Brief Encounter / NICHOLAS KORODY

responding to Jack Self

Understanding contemporary life is a constant struggle, which sometimes seems almost impossible. What does it mean to live today?

“This is the first thing I’ve done today — I’m having my coffee right now — so I suspect my answer is inflected by the hour, and that any answer to this question would always have to be situated, temporally and otherwise, because what it means to live is, I think, not only mediated by the question of what demarcates a shared sense of the present — the today — but also by an even more immediate set of qualifiers — the right now and the where of the who that responds. That is, I’m tempted to say that what it means to live today is always situational knowledge, and always subjective, and then maybe to hoard my answer, to lock it up in the realm of the personal and swaddle it in soundproof foam to protect it from eavesdroppers.

But I think Jack is looking for an answer that strives for, if not the universal, then a shared condition — one to which the political may be, however tentatively, staked — and so I’ll do my best while trying to keep in sight the site from which I speak.

My instinct right now, as I’m reeling from reading an article about school children being arrested for protesting climate inaction and an op-ed from a pundit attempting to maneuver around any policy action designed to ameliorate staggering wealth inequality, is that what it means to live today is, simply, to survive.

Survival, of course, does not mean the same thing to the same people at the same time: survival, for me in Brooklyn as a white cis male in 2019 looks different — is easier, I think you could say — than what it means for someone else, somewhere else. Sometimes survival is mere, sometimes it is bare, but often it is something else.

So, keeping in mind its fundamentally relative character, I think survival suggests a shared condition in that, at least, it describes how we are (almost all, if not all) fucked in some way by a system that is highly heterogeneous in its affects and effects but somehow is bound up together and bounds us up together. While I might not be merely surviving right now, and I must always remember that other people are, in the face of the existential questions that mark the contemporary, we are all surviving on borrowed time, and, in that, survival is a concept through which we might chain our solidarity and ground our struggle.

And, at the risk of sounding like a complete and utter asshole, I’m reminded of a distinction Walter Benjamin makes between two meanings of survival: überleben, to live on after death, like a work of art after the demise of its author, and fortleben, to keep on living. I’d like to venture that what it means to live today is to grab hold of that which we want to survive us — a concept, an object, a horizon of possibility — as the thing that brings us together as we struggle to keep on living, or that which motivates us to keep on living, together.”

 

1 Nicholas Korody is “writer and fake architect” currently based in New York. He is principal /co – founder of Adjustments Agency with Joanna Kloppenburg, “an architecture of architecture studio”, “or the forces that work to circumscribe the possibilities of architectural thought and practice, with the goal of redesigning it. This takes many forms, from writing to curating to videos. Initially, our practice explored the culture and economy of architectural exhibitions.” (Nicholas Korody)
In 2018 they collaborated with Jessica Kwok on a project domesti-city, a store for architecture located in apartment in Manhattan´s Chinatown focusing on exhibition culture.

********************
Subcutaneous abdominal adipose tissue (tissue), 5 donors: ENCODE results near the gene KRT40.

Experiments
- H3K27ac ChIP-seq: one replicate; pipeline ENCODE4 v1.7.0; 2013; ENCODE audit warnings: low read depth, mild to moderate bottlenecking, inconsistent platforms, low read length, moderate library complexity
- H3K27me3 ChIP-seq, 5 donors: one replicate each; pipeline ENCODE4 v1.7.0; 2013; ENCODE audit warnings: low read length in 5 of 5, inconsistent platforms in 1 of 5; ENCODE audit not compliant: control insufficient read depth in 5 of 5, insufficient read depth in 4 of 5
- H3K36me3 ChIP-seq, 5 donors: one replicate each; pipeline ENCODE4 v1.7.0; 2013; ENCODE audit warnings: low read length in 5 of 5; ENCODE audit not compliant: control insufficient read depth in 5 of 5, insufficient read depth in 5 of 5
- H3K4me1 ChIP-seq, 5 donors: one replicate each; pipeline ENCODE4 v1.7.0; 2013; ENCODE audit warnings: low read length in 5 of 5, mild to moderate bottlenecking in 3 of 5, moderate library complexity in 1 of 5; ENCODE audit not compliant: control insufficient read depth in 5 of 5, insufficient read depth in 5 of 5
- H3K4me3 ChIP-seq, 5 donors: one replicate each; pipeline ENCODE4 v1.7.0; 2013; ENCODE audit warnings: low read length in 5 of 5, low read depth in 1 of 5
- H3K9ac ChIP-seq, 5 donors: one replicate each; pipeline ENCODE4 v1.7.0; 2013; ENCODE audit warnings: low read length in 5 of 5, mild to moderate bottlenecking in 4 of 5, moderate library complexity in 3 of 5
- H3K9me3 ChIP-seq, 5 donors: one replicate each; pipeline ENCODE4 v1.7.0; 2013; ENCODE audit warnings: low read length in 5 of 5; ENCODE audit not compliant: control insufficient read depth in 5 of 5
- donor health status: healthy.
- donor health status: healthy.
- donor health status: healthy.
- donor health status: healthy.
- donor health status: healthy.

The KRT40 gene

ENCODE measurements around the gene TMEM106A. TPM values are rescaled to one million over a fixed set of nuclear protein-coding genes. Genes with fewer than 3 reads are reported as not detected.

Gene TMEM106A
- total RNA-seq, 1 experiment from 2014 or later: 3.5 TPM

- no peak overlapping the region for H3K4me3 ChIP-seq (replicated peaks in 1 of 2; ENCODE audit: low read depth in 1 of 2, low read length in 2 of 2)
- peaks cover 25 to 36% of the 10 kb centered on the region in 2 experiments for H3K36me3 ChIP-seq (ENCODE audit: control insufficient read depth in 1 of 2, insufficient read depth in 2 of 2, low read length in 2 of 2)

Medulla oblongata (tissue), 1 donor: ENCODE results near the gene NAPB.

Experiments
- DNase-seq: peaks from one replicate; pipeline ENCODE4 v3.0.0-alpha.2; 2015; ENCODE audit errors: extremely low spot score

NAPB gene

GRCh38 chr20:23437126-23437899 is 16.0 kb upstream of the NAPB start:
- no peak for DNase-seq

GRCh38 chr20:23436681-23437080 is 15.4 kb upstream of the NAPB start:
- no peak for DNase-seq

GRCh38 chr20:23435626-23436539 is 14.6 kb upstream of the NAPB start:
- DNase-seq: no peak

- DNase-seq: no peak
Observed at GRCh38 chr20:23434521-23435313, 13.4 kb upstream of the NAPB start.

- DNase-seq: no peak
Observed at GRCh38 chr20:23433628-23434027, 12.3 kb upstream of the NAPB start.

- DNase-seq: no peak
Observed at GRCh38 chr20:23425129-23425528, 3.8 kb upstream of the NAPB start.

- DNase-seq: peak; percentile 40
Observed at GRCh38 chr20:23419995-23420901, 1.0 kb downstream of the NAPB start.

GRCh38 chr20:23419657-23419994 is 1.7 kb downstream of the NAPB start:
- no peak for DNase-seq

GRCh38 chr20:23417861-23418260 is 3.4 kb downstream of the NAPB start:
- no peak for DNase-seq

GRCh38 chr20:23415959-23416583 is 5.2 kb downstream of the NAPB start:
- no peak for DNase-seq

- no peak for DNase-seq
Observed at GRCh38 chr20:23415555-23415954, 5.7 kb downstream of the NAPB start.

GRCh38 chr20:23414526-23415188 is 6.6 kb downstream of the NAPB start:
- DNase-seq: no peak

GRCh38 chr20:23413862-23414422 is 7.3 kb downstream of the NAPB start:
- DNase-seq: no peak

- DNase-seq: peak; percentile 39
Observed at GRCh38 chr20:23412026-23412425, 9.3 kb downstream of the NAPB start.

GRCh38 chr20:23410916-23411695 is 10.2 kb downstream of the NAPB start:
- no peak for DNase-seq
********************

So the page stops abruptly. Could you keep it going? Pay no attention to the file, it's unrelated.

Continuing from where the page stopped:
Recently, they’ve been working on a couple other themes: the financialization of architecture and the architecture of financialization; the role of architecture in producing normative subjects (video here); and the politics of refusal as they pertain to architecture.
He is also co-founder of Encyclopedia Inc.research based art collective founded in 2013 with Googie Karrass and Carlye Packer. In 2013 they presented hand-bound volumes during the annual Marathon at the Seprentine Galleries in London.
As writer he works as Managing editor forArchinect, Editor-in-Chief of Ed – a hybrid print-digital publication published quarterly by Archinect. He contributed for Real Review, or to the twenty-fourth issue of PIN-UP.
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visual art, videoDOMESTIC/STANDARD
Jack Self (1987) is an architect and writer based in London. He did his Master at AA Undergraduate School. He is director of the REAL foundation and Editor-in-Chief of Real Review (“Britain´s foremost contemporary culture magazine” ) which was award-winning and was featured in the Design Museum´s 2017 Design of the Year Awards. He is also contributing editor at the Architectural Review, and has written for numerous publications like The Guardian032cNew Philosophere-flux,..He published several books RealEstates: Life without Debt (Bedford Press, 2014), Home Economics (2016), Mies in London (2018). In 2016 he co-curated (with Shumi Bose and Finn Williams) the exhibition Home Economics at British Pavilion at the Venice Biennale.
Brief Encounter* is a short and quick format with an intent to reveal relations between individuals, different professions, and so on.
By avoiding a more complex interview, it aims to recall an immediateness, easiness of the only one, acute, straight but essential question.
Brief Encounter of two people (subjects), a chance form someone to ask something someone else, referring to his/her professional interest at a given time, publicly. A meeting framed by the extent of  one question and virtual space of MAG D A.
* Brief Encounter comes from the 40´s movie by David Lean, about chance meeting of two random people at railway station.

 

8 / 1 / 2020
by Gabriela Smetanová
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